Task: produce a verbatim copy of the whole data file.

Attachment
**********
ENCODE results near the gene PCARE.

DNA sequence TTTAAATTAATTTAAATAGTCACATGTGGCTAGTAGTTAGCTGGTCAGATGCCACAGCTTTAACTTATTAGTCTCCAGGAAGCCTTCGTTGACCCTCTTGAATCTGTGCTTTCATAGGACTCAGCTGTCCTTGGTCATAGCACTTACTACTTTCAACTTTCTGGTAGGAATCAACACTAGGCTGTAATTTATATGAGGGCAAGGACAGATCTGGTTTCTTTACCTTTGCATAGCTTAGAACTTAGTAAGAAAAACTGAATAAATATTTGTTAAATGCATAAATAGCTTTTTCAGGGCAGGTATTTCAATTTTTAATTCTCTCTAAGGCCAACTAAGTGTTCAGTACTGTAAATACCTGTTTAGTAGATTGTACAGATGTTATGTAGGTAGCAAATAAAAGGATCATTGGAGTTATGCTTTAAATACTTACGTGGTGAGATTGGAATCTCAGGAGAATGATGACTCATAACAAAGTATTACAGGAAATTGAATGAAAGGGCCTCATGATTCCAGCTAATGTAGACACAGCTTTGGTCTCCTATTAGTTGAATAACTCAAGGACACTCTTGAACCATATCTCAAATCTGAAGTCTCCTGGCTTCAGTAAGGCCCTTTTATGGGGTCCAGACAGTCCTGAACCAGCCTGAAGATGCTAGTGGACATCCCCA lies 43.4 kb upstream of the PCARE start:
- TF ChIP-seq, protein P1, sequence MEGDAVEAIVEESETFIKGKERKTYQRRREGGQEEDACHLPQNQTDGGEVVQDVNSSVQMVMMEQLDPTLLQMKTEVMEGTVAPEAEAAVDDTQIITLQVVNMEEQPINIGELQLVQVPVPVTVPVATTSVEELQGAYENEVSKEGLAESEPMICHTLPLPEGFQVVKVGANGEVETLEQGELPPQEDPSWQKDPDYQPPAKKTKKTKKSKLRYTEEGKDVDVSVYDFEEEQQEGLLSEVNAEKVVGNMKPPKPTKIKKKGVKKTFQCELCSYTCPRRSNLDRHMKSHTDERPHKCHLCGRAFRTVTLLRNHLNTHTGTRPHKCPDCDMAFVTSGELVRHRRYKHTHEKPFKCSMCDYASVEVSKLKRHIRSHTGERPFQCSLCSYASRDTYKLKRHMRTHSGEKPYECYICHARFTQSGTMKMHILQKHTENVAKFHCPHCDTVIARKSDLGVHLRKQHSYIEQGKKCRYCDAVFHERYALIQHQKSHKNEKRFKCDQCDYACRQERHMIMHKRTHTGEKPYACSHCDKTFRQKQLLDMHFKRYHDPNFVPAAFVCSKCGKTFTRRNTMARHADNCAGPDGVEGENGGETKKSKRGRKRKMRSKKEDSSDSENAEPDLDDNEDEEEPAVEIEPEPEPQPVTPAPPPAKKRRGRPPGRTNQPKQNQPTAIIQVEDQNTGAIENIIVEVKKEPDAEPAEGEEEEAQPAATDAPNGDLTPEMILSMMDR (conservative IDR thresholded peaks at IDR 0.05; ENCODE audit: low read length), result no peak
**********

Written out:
ENCODE results near the gene PCARE.

DNA sequence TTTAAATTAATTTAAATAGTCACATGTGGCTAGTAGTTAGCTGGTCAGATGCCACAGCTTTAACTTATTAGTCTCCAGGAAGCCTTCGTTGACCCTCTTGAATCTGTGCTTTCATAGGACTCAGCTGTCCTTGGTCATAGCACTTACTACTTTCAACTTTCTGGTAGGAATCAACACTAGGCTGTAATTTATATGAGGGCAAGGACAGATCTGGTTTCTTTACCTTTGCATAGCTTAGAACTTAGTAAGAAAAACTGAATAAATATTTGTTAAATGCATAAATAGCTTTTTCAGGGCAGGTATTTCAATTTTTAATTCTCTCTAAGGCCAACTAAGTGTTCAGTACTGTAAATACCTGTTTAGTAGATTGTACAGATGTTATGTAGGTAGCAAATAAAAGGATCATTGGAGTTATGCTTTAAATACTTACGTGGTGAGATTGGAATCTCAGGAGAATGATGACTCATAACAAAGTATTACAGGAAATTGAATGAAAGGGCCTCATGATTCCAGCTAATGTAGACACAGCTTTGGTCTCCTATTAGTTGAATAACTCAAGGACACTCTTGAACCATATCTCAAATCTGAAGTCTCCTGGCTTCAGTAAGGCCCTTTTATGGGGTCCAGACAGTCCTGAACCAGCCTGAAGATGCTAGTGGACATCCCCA lies 43.4 kb upstream of the PCARE start:
- TF ChIP-seq, protein P1, sequence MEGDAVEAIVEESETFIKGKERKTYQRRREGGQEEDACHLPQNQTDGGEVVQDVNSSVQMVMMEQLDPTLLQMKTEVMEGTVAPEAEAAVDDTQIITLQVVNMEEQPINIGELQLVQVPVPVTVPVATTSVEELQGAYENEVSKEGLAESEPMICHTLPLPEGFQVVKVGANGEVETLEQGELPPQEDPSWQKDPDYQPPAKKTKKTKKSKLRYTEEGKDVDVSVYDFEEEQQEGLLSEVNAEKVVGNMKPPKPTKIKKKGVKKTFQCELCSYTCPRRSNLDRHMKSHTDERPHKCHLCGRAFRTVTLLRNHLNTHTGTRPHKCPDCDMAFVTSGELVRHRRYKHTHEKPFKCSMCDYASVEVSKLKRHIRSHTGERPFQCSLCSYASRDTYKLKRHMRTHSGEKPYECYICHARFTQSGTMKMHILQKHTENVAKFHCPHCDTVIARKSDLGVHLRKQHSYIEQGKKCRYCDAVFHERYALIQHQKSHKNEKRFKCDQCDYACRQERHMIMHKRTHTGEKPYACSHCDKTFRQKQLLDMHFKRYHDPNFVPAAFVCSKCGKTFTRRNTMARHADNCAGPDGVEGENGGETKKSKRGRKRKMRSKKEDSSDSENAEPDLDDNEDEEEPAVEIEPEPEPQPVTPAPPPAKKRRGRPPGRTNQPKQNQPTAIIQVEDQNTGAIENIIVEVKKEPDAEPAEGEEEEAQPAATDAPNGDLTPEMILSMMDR (conservative IDR thresholded peaks at IDR 0.05; ENCODE audit: low read length), result no peak